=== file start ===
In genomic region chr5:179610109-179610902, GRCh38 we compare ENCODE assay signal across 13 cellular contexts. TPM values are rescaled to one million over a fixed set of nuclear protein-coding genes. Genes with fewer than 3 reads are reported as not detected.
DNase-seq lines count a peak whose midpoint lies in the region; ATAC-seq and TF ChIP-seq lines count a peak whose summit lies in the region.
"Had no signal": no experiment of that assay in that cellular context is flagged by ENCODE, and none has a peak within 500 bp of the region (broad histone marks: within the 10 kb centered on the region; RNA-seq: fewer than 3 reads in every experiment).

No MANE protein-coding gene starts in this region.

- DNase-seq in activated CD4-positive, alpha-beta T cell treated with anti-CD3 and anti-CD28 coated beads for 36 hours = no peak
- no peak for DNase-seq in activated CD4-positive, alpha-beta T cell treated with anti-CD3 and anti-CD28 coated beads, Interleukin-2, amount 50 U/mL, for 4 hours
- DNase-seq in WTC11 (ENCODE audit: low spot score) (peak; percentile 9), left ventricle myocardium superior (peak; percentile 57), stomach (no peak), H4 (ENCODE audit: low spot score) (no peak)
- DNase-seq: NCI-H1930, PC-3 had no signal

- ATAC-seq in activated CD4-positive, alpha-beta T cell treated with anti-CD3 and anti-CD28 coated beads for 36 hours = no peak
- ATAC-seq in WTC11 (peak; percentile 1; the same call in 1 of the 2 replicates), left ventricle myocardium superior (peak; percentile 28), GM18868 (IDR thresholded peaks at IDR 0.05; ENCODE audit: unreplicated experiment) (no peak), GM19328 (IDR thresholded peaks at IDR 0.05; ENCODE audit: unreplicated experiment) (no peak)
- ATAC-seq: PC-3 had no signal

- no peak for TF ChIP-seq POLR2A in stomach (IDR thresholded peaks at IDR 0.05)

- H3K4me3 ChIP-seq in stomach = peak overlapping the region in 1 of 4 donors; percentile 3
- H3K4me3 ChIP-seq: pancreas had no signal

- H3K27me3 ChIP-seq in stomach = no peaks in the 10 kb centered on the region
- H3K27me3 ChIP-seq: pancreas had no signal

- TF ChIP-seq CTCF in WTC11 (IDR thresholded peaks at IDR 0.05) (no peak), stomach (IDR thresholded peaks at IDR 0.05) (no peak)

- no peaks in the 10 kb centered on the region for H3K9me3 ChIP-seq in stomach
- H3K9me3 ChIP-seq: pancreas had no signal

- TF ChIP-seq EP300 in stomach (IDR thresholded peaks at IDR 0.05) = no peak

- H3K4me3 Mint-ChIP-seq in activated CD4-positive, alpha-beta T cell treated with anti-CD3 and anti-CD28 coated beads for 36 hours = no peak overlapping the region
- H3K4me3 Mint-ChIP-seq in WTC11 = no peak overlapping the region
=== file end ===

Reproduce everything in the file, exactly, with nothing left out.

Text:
In genomic region chr5:179610109-179610902, GRCh38 we compare ENCODE assay signal across 13 cellular contexts. TPM values are rescaled to one million over a fixed set of nuclear protein-coding genes. Genes with fewer than 3 reads are reported as not detected.
DNase-seq lines count a peak whose midpoint lies in the region; ATAC-seq and TF ChIP-seq lines count a peak whose summit lies in the region.
"Had no signal": no experiment of that assay in that cellular context is flagged by ENCODE, and none has a peak within 500 bp of the region (broad histone marks: within the 10 kb centered on the region; RNA-seq: fewer than 3 reads in every experiment).

No MANE protein-coding gene starts in this region.

- DNase-seq in activated CD4-positive, alpha-beta T cell treated with anti-CD3 and anti-CD28 coated beads for 36 hours = no peak
- no peak for DNase-seq in activated CD4-positive, alpha-beta T cell treated with anti-CD3 and anti-CD28 coated beads, Interleukin-2, amount 50 U/mL, for 4 hours
- DNase-seq in WTC11 (ENCODE audit: low spot score) (peak; percentile 9), left ventricle myocardium superior (peak; percentile 57), stomach (no peak), H4 (ENCODE audit: low spot score) (no peak)
- DNase-seq: NCI-H1930, PC-3 had no signal

- ATAC-seq in activated CD4-positive, alpha-beta T cell treated with anti-CD3 and anti-CD28 coated beads for 36 hours = no peak
- ATAC-seq in WTC11 (peak; percentile 1; the same call in 1 of the 2 replicates), left ventricle myocardium superior (peak; percentile 28), GM18868 (IDR thresholded peaks at IDR 0.05; ENCODE audit: unreplicated experiment) (no peak), GM19328 (IDR thresholded peaks at IDR 0.05; ENCODE audit: unreplicated experiment) (no peak)
- ATAC-seq: PC-3 had no signal

- no peak for TF ChIP-seq POLR2A in stomach (IDR thresholded peaks at IDR 0.05)

- H3K4me3 ChIP-seq in stomach = peak overlapping the region in 1 of 4 donors; percentile 3
- H3K4me3 ChIP-seq: pancreas had no signal

- H3K27me3 ChIP-seq in stomach = no peaks in the 10 kb centered on the region
- H3K27me3 ChIP-seq: pancreas had no signal

- TF ChIP-seq CTCF in WTC11 (IDR thresholded peaks at IDR 0.05) (no peak), stomach (IDR thresholded peaks at IDR 0.05) (no peak)

- no peaks in the 10 kb centered on the region for H3K9me3 ChIP-seq in stomach
- H3K9me3 ChIP-seq: pancreas had no signal

- TF ChIP-seq EP300 in stomach (IDR thresholded peaks at IDR 0.05) = no peak

- H3K4me3 Mint-ChIP-seq in activated CD4-positive, alpha-beta T cell treated with anti-CD3 and anti-CD28 coated beads for 36 hours = no peak overlapping the region
- H3K4me3 Mint-ChIP-seq in WTC11 = no peak overlapping the region